Some NZ local authorities are beginning to investigate using “smart” meters to measure water consumption.

A trial was recently conducted in Tauranga (See: and, and there was a  trial of “smart” water meters proposed for Raglan* (which according to Council, did not go ahead).  Another trial of “smart” water meters is due to begin in Tairua, on the Coromandel Peninsula, in May 2014.  According to the Thames-Coromandel Council website about a quarter of the homes and businesses in Tairua will have their existing analogue meters replaced with “smart meters” as part of the trial.

The Thames-Coromandel Council has put very little information about the specifics of the trial on its website, in terms of information about the meters and their capabilities.

Information obtained under the Official Information Act regarding the Tauranga trial has shown that the meters trialled (Sappel IZAR CP R3.5  868 MHz) use a battery to produce a radiofrequency pulse every eight seconds. While the meters are battery powered which means that the pulse will likely be lower power than emissions from the “smart meters” being introduced for electricity, the “smart” water meters trialled in Tauranga transmit at 868MHz while electricity “smart meters” in NZ typically use the 900MHz or 1800MHz frequency brands, according to the NZ Electricity Authorrty.) The Tauranga trial tested the function of the meters in transmitting to a hand-held or drive-by receiver.

Technical specs for the Sappel IZAR CP R3.5 meter indicate that its transmission range is up to 500 metres “depending on the environment”.  While the trial in Tauranga assessed a system where data was collected by a hand-held device or a device in a vehicle being driven down the road, the type of meter tested is compatible with a fixed “IZAR RECEIVER GPRS/LAN” system which is capable of collecting all the data from the meters, storing it and then transferring it to a central computer system.  This potentially raises privacy concerns, since if the meters transmit data every eight seconds, it should be theoretically possible to use the data to work out patterns of activity in a household, based on patterns of water consumption, in a similar way in which patterns of activity in a household can be inferred from electricity use.  (See the graphic at this link  for an example of how electricity “smart meters” can compromise privacy, and for a discussion of privacy and home security issues please see these links: and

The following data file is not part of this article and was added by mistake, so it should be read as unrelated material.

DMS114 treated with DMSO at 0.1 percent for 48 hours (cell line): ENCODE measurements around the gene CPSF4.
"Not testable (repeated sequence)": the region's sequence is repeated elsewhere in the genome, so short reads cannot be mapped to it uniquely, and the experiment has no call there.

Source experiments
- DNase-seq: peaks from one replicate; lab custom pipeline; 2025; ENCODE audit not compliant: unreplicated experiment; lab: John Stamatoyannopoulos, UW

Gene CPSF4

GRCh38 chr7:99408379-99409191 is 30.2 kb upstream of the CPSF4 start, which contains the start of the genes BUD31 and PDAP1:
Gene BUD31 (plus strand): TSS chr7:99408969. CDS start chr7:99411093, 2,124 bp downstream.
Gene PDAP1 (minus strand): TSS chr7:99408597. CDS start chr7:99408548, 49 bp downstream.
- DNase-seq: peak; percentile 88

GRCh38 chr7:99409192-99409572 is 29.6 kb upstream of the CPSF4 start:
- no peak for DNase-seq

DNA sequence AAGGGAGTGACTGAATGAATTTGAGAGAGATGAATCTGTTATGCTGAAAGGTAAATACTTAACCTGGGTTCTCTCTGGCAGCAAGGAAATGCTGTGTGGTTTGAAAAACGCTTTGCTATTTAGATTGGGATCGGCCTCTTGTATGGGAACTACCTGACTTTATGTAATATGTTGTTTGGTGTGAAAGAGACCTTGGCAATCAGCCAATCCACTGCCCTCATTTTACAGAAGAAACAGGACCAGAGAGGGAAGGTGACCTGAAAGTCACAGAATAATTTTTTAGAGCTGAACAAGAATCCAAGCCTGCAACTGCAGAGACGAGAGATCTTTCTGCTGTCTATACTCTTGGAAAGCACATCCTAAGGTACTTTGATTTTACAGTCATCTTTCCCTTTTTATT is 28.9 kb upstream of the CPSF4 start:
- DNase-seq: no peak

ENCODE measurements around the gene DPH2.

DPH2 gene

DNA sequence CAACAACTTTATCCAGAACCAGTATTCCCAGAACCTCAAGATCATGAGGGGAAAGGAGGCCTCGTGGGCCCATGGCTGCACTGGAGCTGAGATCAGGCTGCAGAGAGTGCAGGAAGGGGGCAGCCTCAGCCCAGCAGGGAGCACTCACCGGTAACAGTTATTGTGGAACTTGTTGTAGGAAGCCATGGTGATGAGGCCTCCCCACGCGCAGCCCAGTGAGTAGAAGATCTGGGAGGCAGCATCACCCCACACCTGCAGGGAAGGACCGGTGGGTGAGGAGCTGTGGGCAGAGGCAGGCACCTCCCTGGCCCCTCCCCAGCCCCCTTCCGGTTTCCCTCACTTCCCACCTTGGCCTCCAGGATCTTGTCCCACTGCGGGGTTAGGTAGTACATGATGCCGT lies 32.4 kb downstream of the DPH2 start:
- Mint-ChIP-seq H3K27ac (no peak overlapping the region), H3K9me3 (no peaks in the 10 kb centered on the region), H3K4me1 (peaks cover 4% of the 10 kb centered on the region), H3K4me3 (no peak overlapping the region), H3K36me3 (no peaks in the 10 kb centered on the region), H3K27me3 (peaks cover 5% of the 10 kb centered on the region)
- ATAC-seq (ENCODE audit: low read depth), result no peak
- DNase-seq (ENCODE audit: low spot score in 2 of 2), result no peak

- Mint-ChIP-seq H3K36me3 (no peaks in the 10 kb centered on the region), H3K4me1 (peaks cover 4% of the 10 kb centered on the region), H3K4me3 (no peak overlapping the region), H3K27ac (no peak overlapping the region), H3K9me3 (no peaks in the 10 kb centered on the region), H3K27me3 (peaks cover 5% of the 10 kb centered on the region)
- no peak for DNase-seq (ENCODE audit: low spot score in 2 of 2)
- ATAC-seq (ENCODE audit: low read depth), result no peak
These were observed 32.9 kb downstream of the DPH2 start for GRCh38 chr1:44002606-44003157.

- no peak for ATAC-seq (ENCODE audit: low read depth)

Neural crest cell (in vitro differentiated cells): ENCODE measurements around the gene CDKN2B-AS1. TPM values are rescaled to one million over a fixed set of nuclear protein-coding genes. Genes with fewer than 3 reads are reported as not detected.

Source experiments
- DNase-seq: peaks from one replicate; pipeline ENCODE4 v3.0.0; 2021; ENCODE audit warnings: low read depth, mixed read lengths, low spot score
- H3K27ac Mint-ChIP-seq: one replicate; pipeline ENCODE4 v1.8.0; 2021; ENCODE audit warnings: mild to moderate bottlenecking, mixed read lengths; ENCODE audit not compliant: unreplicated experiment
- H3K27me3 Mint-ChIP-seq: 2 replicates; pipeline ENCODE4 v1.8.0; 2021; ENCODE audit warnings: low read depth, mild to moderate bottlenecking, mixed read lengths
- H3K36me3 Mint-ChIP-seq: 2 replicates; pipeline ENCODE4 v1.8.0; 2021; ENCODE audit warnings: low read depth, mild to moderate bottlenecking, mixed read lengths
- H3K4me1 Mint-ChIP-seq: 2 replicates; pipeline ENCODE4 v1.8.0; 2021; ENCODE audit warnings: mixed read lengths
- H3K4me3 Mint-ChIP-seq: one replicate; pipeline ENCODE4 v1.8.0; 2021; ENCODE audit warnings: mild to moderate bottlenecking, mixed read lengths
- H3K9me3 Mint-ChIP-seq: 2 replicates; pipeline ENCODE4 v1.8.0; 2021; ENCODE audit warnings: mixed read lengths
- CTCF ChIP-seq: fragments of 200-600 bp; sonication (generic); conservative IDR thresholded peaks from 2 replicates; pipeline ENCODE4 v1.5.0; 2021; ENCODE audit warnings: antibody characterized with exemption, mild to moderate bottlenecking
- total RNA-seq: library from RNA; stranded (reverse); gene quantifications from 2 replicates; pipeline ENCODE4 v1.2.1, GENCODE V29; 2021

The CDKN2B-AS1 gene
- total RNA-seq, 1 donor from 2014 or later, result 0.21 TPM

The French multinational company Veolia has the contract to supply water services for the Thames-Coromandel Council.  It seems likely that if the trial in Tairua is successful “smart” water meters could be rolled out in Tairua and other towns in the Coromandel area.

Regardless of the technical specifications of the meters in the Tairua trial, the trial will increase the ambient level of radiofrequency radiation in the town (which would increase still further should the council decide to allow “smart” water meters to be installed in the entire town.)  The trial (and any eventual roll-out of the “smart” water meters in the town) could adversely affect people who are sensitive to electromagnetic radiation, such as those who have EHS.  (For an example of what it is like to live with EHS, please see this link:

If you are in Tairua and do not want a “smart” water meter monitoring water use at your home or business, an email to the Council refusing consent for entry to your property for the purposes of removal of  your analogue meter may be a good first step.  You may also want to state that you do not consent to radiofrequency radiation to be broadcast over your property by your water provider, including to or from any of your neighbour’s properties.



*According to “In September last year, Mr Ninnes briefed Mr Allen on WEL Networks’ progress rolling out its electricity smart meter technology, and expectations that every property in Hamilton will be connected to the company’s new network through a fully functioning WEL Networks smart box by the middle of this year.

“Mr Ninnes then told Mr Allen he had just brought together a specialist team to develop a smart water meter “proof of concept” to demonstrate the smart boxes could also support water meters, feeding information directly to WEL.

“He discussed a small field trial of smart water meters connected to Raglan properties already hooked up to WEL Networks’ completed smart network.”